I am convinced that the major reason so many of us older folks avoid using computers is the fear of feeling stupid. We think computers are smarter than we are and that we should miraculously understand how they work. After all if a fourth grader can do it, why can’t we?
The reality is that your computer speaks a foreign language: a language that is native to children growing up today; one that you never learned. Kids absorb languages naturally, adults don’t. You don’t expect to understand Russian or Greek without studying it do you? You won’t understand computers either without some effort, and it’s not an effort some of us want to make once we’re past 60, unless we’re techies. I’ve been trying to understand computers for 30 years and I still feel really stupid when something unexpected happens – or when something expected doesn’t.
But we’re not stupid. The people who design the computer operating systems and software we use are the dumb ones. If they were smarter, they’d be able to make a system that non-techies like us could understand without having to learn a whole new language.
The Blue Screen of Death
I’m writing this on vacation. A few days ago I arrived at my hotel, confidently opened up my laptop to work – and nothing happened. After repeatedly pressing the power button, I saw some vertical lines flash on the screen, and then the blue screen of not quite death but serious, possibly terminal illness appeared. A whole page of white text on the blue screen was telling me that something was wrong, but the computer didn’t actually know what it was. Maybe the C drive was corrupt, or the bios (whatever that is) was on the fritz, or maybe the memory forgot and I should turn the computer off and try again so as not to damage Windows. So I did. The page gave me some incomprehensible instructions about repairing the bios (again) and then suggested I call a technician. Hey, good suggestion. I turned it off and on a few more times, until it actually said, “Windows is configuring” – whatever that means – and then the blue screen flashed on again.
Here I am in a strange city facing a deadline with no computer. What to do? I threw the computer in the car, figuring maybe I’d leave it at a repair shop – or possibly in the nearest dumpster. On the way back I spotted a dinky little computer repair shop. The guy in the shop told me to turn it on and – miracle of miracles, it booted up. Just like your toothache, it got better as soon as I got it to the dentist.
I did get a message on the screen to the effect of, “Your computer had a recent malfunction. Do you want to report it?” No clue what the malfunction was or who I was supposed to report it to, so I clicked “no.” The computer was just smart enough to know it had fritzed out. It clearly had no idea why.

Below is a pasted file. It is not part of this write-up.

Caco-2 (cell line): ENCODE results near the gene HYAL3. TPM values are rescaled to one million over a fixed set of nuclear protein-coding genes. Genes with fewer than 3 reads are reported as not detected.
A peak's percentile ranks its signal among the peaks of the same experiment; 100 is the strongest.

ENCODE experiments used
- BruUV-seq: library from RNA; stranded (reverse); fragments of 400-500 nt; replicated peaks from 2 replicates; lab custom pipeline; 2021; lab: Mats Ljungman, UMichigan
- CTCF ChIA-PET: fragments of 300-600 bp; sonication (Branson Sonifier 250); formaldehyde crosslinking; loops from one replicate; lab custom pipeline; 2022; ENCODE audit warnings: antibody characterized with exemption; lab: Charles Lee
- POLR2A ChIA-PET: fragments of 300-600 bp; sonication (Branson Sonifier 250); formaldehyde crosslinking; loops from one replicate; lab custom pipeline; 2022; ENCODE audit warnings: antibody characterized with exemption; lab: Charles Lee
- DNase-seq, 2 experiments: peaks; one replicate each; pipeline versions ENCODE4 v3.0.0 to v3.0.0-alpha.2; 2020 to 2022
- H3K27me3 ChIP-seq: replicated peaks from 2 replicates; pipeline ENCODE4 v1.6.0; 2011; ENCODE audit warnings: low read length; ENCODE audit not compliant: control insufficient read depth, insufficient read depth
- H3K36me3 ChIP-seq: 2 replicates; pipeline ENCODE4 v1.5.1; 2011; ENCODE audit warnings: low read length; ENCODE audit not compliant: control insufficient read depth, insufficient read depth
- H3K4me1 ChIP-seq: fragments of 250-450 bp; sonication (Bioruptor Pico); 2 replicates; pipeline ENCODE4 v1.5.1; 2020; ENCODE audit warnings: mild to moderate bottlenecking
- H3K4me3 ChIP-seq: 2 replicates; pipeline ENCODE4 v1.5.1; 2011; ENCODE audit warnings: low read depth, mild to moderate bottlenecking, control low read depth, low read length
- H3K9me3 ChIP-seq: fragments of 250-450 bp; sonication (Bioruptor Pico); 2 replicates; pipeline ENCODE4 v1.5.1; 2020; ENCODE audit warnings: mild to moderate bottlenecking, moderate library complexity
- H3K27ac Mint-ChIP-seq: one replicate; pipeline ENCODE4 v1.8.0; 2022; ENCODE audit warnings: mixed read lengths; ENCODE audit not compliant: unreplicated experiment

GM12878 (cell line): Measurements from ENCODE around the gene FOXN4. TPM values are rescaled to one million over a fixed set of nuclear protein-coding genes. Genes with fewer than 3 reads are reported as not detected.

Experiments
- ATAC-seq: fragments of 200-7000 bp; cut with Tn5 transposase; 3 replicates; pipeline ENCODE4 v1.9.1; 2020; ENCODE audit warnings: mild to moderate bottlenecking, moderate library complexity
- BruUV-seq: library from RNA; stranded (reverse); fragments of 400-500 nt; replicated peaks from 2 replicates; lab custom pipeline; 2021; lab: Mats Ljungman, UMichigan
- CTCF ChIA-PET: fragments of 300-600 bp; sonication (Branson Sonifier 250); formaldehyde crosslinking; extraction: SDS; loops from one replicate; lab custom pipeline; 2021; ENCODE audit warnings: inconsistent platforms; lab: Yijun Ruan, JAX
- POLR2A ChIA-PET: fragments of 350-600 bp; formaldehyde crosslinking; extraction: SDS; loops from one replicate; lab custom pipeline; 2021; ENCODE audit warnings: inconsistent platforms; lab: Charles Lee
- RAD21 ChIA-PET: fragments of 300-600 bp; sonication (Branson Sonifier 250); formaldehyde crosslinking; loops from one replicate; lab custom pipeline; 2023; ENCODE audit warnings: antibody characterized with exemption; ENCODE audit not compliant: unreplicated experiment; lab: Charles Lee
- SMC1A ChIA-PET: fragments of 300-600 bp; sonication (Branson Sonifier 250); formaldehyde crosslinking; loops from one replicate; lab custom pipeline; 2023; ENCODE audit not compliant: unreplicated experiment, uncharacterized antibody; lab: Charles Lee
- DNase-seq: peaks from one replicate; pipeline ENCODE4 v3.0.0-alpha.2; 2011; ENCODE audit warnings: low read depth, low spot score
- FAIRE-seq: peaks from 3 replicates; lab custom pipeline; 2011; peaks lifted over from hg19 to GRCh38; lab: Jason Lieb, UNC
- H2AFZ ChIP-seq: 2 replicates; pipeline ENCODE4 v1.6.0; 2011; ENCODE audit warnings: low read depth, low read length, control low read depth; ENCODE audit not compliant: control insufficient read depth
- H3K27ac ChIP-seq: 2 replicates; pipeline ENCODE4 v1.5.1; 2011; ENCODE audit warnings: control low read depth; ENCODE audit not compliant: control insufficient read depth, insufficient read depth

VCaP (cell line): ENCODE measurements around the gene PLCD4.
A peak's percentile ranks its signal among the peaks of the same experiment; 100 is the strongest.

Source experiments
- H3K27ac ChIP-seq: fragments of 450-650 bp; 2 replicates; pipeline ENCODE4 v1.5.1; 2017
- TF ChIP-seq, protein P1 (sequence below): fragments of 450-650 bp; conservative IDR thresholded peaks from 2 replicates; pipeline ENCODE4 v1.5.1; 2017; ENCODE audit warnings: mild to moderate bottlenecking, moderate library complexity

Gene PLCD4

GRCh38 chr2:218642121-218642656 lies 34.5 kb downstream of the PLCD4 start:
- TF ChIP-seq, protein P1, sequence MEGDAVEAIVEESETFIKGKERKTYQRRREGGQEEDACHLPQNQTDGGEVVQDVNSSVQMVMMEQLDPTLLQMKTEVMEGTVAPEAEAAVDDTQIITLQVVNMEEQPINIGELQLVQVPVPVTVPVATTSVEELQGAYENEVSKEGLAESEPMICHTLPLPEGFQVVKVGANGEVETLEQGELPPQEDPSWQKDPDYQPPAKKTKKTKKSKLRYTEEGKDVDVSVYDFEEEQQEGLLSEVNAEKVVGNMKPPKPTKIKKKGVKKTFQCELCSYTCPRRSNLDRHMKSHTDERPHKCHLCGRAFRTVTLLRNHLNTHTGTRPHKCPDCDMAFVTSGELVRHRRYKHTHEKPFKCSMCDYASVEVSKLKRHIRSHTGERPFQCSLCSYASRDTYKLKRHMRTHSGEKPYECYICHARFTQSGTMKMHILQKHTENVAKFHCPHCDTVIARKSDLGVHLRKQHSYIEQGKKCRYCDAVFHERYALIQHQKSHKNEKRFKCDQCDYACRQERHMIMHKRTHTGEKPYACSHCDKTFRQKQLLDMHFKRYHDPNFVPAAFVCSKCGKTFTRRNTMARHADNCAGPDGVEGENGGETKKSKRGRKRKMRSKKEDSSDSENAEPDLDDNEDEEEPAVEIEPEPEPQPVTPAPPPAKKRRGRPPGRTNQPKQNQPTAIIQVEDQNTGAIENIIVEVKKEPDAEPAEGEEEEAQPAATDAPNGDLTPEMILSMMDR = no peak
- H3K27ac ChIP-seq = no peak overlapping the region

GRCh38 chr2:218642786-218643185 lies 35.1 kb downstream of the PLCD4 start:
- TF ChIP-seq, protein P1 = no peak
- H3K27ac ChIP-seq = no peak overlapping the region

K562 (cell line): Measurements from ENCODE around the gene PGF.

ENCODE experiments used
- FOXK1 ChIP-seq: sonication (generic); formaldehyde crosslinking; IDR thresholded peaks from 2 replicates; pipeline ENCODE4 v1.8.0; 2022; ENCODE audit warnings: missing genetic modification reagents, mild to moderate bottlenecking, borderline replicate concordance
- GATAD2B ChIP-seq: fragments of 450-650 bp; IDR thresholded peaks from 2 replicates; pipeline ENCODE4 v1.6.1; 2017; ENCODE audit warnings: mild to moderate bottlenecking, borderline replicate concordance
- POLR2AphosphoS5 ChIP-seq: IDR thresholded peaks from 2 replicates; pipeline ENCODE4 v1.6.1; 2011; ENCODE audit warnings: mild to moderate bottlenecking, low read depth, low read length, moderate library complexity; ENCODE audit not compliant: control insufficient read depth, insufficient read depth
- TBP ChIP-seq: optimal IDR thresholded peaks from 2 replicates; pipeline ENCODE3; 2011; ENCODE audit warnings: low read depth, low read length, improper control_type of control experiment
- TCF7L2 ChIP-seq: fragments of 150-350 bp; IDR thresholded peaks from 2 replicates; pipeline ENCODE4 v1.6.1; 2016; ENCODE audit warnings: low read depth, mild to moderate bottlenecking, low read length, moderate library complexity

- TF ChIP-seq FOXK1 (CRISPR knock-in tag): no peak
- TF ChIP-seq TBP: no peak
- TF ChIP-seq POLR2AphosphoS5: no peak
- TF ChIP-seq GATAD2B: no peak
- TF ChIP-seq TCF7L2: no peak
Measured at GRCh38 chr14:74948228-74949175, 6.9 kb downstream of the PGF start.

But I felt stupid.
What makes YOU feel stupid?
If computer malfunctions make you feel stupid, how about computer functions? Like these ones?
Downloads It took me the longest time to figure out that just downloading software wouldn’t do a goddamned thing. I would download some spiffy new program, and nothing would happen. Who knew you have to “execute” downloads to make them work. You also have to find the thing you downloaded in order to execute it. Your download folder might be in a different place than mine, so just go to the search box and put in the name of whatever you’ve downloaded; it will pop up. Then double click and voila, you’ll get the option to “exe.” Sometimes you’ll even get a “wizard” to walk you through it.
Keyboards You notice that all of sudden you are typing over your words instead of your text moving ahead as you type. Why is this happening? I had no idea I had to press “insert” to get it to stop. Who would ever guess that “insert” means “erase.” Those of us who touch type hit insert all the time by accident. (If you were feeling superior and were going to tell me “get a Mac” because they don’t make people feel stupid, I have three little words for you. NO DELETE KEY. Why don’t Macs have a delete key? Please explain.)
Error messages You get an error message that makes absolutely no sense to you because it’s in computerese. Should you write it down so you can tell your tech help person what it said? Don’t bother. Ignore it. Ninety-nine percent of the time an error message means nothing. However, if it keeps popping up you’d better write it down, because when you call your tech he/she will ask you what it said – even though here’s a good chance he won’t know what it was all about either and will have to tinker to find out.
Windows Explorer Unfortunately you may never discover this important function of your computer because it sounds so much like Internet Explorer, which is a web browser. Naming two important pieces of software almost the same thing is a classic “what were they thinking” issue?
Windows Explorer is like a Russian doll with smaller and smaller dolls inside one another. Your hard drive is organized into a “file tree” more or less like one of those essay outlines you had to do in college, with descending letters and numerals. Remember how you couldn’t figure what to put where in those outlines? Windows Explorer is the same, except much more complicated. There are libraries, documents, folders, files and favorites. (By the way, somewhere in there is “downloads.”)
Here are the basics, kind of: You can spot your folders inside Windows Explorer because they look like old fashioned manila folders. Everything you write, name and save becomes a “file” that winds up in your main “Documents” folder. Your photos will be in “photos” or “pictures” but they’re called files. When you want to attach something to an email, you have to “browse” through these folders to find what you want, which is why you need to understand Windows Explorer.
Is that clear enough? If not, call Bill Gates and complain. Tell him to hire some smarter techies. Maybe some fourth graders.